On the season, his shooting numbers were impressive, but those percentages took a dip against better competition and on possessions where he was guarded (1.020 PPP, 57th percentile) vs. unguarded (1.636 PPP, 94th percentile), although that may be a result of being on a team that had no other option for offense.
Put another way, Fultz is a tough-shot maker, and there is reason to wonder if he’ll be able to make those tough shots against NBA defenders.
NBA COMPARISON: There really isn’t a perfect comparison for what Fultz could end up being as an NBA player. James Harden is probably the most apt considering that they are roughly the same size with the same physical dimensions, they both are ball-dominant scorers that can see the floor, they both likely needed a smaller guard in the back court with them because, despite their physical tools, they both lack that mean streak defensively.
But comparing any rookie to a guy that could end up being the NBA MVP after a season where he averaged 29.1 points, 11.2 assists and 8.1 boards is probably unfair. Perhaps D'Angelo Russell is more fitting, at least in the sense that it limits some of the expectations.
Whatever the case may be, if Fultz reaches his ceiling, he’ll be a franchise lead guard that has an entire offensive built around him. If he decides that he wants to play on the defensive end of the floor as well, he could one day be a top five player in the league.
OUTLOOK: Fultz has the potential to be the face of a franchise at the lead guard spot. His skill-set — the scoring, the ability to operate in pick-and-rolls, the efficiency — and ability makes it easy to picture him one day ending up playing a role similar to that of Harden or Westbrook or Wall. At the same time, I find it hard to envision a world where Fultz doesn’t one day end up averaging 20 points and six assists. It’s hard not to love a prospect where their floor is a bigger, more athletic D’angelo Russell.
When a player has the least risk and the highest ceiling of anyone in a draft class, it’s no wonder they end up being the consensus pick to go No. 1.
Heat stay alive, rally to top Cavaliers 124-121 in OT
MIAMI (AP) — For the Miami Heat, the season is going down to the final night.
They need a win.
They need some help.
But they still have a chance.
Tyler Johnson scored 24 points, including the game’s final four from the foul line in overtime, and the Heat kept their postseason hopes alive by rallying past the Cleveland Cavaliers 124-121 on Monday night. The Heat (40-41) remained No. 9 in the Eastern Conference, a game behind No. 7 Indiana (41-40) and a tiebreaker behind No. 8 Chicago (40-41).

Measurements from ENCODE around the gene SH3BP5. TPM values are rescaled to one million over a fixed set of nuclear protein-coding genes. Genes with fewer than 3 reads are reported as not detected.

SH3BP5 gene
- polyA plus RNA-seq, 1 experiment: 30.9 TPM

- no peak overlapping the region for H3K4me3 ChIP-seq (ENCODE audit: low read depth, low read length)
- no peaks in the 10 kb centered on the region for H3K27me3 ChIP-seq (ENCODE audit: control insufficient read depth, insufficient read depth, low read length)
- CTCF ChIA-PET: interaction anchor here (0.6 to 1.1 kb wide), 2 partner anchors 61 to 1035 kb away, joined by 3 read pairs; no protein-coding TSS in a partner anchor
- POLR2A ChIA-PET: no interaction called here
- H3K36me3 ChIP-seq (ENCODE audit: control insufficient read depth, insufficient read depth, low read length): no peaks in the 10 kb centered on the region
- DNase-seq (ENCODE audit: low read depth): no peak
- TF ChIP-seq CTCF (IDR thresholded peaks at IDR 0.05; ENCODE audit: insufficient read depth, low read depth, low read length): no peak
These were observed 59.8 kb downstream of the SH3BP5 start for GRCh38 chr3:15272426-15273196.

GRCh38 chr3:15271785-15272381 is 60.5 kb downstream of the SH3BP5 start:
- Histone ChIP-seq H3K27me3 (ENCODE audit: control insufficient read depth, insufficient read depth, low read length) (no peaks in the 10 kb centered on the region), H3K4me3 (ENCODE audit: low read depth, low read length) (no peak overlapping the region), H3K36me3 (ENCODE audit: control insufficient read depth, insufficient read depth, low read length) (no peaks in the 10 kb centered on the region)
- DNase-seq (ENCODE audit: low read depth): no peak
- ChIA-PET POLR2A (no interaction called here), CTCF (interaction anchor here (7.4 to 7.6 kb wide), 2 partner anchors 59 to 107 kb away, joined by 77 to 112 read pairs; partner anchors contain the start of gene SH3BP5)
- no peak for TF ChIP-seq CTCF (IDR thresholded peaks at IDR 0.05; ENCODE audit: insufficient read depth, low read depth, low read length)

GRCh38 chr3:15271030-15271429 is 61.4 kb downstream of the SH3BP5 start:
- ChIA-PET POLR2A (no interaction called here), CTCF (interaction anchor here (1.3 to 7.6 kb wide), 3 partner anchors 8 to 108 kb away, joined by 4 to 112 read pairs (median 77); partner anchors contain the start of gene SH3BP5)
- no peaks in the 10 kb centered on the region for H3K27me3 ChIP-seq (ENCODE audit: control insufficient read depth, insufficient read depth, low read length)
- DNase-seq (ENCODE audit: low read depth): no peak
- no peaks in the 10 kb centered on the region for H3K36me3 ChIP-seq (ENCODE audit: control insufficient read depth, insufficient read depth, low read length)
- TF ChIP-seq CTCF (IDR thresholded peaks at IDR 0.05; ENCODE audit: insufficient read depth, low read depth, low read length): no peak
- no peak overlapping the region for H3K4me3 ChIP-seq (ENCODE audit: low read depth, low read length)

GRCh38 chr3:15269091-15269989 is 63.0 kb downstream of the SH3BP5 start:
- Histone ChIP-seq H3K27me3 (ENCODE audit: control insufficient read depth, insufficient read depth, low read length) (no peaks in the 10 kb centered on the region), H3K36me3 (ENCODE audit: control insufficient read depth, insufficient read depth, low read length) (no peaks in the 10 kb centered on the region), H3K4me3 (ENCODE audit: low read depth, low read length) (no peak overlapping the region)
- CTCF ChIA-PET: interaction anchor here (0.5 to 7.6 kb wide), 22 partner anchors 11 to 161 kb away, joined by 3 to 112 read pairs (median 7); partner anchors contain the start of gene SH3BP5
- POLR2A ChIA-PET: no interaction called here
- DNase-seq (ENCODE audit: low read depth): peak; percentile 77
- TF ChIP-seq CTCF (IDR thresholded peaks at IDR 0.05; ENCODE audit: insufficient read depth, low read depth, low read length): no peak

“We think it’s meant to be,” Heat coach Erik Spoelstra said. “But we have to take care of business.”
That, and get some assistance. For Miami to reach the postseason – a near-impossibility after its 11-30 start – either Indiana or Chicago must lose.
Here’s Wednesday’s slate: Miami hosts Washington (which is locked into the No. 4 spot), Chicago hosts NBA-worst Brooklyn, and Indiana hosts Atlanta.
“It’s win or go home,” Heat guard Josh Richardson said. “Win, and we still might go home.”
James sat with a right calf strain. Irving has a sore left knee.
“I thought the effort was great,” Cavaliers coach Tyronn Lue said. “It was unbelievable.”
Kevin Love scored 25 points, Channing Frye had 21 and Kyle Korver had 18 for Cleveland, which wasted a double-digit, fourth-quarter lead and lost in OT for the second straight day.
On Sunday, Cleveland was up 26 going into the fourth in Atlanta. This time, the lead going into the fourth was 11.
“I don’t think you take too much out of it,” Korver said.
Miami survived despite two Cleveland four-point plays in overtime, including one by Williams with 34 seconds left that put the Heat down one. But Miami rallied for its 29th win in the last 40 games.
“Even if we wouldn’t have started 11-30, to go to the last game and have an opportunity to be in the playoffs, you would take that,” Tyler Johnson said. “But I think it makes it that much more special knowing everybody was kicking dirt on us two months ago.”
Cavaliers: If history holds, James won’t play Wednesday. He hasn’t appeared in a regular-season finale since 2007. … Thompson sat again with a sprained right thumb. … G Kay Felder (left lower leg) left the game in the third quarter. … Williams had a career-worst 10 turnovers.
Heat: Dion Waiters (ankle) missed his 12th consecutive game. … James Johnson had nine assists. … Miami had a 20-6 edge in second chance points and an 8-0 edge in fast break points.
Chris “Birdman” Andersen, who played for both Cleveland and Miami, was in a baseline seat opposite the Heat bench. Andersen won a title in Miami in 2013. He appeared in 12 games with the Cavs this season before being sidelined by a knee injury.
The league’s Last Two Minute Report of Sunday’s Cleveland-Atlanta game showed three calls late in regulation and overtime that negatively impacted the Cavs’ chances in what became a 126-125 loss. “It’s too late now. It’s over,” Lue said.